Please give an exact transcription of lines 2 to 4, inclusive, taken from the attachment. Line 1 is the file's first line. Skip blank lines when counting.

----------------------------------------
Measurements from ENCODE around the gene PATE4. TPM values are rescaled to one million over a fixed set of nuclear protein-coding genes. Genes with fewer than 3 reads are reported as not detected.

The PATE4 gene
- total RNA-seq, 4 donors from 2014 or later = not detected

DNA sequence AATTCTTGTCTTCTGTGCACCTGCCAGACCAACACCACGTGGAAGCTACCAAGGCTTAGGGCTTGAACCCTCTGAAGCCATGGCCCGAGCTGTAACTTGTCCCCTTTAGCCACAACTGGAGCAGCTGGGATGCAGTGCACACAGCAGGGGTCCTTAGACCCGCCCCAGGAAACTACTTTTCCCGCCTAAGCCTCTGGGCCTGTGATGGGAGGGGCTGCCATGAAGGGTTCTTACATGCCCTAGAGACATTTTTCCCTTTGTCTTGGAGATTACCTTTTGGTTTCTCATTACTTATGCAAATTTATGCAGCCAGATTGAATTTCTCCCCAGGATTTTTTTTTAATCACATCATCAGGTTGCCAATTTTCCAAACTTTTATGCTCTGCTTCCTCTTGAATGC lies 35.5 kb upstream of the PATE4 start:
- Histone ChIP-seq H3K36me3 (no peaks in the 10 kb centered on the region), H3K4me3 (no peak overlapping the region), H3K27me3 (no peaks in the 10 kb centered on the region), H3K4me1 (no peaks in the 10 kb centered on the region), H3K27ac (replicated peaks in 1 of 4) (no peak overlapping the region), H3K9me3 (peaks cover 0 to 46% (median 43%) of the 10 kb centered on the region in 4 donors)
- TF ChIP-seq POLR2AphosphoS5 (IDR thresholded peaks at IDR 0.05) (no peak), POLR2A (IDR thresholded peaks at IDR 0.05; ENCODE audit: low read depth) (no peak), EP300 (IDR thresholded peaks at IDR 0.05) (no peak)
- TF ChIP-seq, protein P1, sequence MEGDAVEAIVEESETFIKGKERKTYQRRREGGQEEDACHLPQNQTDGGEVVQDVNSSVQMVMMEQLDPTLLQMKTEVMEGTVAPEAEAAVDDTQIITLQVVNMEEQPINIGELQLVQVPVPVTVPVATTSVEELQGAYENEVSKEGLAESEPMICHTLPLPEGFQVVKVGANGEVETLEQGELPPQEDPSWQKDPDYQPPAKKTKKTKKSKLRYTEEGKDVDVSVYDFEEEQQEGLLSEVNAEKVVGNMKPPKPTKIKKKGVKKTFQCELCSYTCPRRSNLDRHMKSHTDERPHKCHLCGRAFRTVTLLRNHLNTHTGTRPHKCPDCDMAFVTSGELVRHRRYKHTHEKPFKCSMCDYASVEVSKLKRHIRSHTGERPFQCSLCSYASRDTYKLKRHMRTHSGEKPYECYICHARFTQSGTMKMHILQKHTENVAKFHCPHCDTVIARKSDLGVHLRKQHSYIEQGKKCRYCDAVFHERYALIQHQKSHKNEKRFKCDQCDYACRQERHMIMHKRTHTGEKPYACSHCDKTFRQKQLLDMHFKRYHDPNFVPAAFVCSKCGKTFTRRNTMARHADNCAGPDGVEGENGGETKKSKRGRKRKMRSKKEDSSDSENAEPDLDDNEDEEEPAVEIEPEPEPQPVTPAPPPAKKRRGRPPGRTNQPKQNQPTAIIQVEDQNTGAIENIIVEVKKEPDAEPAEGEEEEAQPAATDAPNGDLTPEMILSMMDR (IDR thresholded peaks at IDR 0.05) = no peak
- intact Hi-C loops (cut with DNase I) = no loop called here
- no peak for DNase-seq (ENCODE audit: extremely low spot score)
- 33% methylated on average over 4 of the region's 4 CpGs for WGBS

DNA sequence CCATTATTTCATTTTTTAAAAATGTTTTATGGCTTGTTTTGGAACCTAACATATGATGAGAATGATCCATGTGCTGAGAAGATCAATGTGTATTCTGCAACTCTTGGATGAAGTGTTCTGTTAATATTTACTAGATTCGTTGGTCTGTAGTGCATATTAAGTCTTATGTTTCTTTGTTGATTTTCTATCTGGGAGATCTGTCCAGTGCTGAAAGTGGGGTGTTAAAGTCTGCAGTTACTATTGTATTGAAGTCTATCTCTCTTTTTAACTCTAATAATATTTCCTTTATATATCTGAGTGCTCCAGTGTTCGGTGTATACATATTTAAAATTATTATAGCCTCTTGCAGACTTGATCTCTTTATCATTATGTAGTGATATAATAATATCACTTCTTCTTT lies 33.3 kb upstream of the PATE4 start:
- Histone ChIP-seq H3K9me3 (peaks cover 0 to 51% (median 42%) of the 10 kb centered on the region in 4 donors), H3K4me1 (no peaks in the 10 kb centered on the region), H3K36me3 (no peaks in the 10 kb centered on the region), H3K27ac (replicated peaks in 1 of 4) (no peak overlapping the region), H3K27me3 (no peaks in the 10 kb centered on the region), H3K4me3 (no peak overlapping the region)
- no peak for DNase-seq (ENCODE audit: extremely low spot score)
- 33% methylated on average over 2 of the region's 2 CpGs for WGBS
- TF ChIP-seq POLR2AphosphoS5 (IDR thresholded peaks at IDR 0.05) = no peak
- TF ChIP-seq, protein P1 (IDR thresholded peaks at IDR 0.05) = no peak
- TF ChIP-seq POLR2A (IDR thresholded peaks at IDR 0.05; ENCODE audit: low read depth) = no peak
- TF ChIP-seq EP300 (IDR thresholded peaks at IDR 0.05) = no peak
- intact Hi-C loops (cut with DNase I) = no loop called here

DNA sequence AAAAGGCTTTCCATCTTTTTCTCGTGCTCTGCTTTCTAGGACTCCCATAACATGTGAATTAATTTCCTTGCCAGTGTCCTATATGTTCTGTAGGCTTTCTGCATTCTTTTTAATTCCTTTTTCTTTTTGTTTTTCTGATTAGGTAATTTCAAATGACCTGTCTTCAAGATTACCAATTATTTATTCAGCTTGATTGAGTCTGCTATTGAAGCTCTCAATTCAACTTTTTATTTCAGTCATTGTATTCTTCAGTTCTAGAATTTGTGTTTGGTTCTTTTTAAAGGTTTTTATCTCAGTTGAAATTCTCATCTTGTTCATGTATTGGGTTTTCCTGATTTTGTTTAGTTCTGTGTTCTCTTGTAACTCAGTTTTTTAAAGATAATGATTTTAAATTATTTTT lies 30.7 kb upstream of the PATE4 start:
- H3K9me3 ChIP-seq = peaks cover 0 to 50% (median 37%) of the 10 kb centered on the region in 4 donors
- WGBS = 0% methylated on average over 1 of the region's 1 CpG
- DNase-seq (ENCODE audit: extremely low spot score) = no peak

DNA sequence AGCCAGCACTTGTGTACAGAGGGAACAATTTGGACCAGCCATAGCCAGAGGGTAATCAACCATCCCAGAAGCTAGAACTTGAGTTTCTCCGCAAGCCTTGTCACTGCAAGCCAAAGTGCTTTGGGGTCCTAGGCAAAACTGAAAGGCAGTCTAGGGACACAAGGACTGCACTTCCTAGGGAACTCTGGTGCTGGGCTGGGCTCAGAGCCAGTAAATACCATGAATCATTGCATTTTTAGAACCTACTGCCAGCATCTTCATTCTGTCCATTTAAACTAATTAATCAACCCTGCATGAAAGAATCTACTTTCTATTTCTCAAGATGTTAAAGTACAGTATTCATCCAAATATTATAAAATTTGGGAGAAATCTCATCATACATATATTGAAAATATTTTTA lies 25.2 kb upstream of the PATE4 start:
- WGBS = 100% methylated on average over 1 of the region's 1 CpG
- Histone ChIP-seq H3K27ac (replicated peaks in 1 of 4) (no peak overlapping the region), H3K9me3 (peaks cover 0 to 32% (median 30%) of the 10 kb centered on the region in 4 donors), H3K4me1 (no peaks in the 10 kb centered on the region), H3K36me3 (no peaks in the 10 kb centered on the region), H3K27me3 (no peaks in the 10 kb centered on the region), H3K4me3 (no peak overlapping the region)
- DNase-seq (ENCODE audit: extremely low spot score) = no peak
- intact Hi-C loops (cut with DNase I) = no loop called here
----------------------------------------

The PATE4 gene
- total RNA-seq, 4 donors from 2014 or later = not detected

DNA sequence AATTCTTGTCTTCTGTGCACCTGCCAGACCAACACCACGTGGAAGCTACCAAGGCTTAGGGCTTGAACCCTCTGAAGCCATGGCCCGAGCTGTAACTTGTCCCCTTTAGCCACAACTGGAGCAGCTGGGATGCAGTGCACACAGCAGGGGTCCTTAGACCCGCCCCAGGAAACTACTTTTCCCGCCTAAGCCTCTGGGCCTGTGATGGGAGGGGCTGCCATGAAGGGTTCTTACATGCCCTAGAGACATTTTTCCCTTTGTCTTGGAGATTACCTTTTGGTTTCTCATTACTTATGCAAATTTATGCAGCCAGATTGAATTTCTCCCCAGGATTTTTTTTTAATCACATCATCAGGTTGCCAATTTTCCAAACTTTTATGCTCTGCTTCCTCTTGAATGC lies 35.5 kb upstream of the PATE4 start: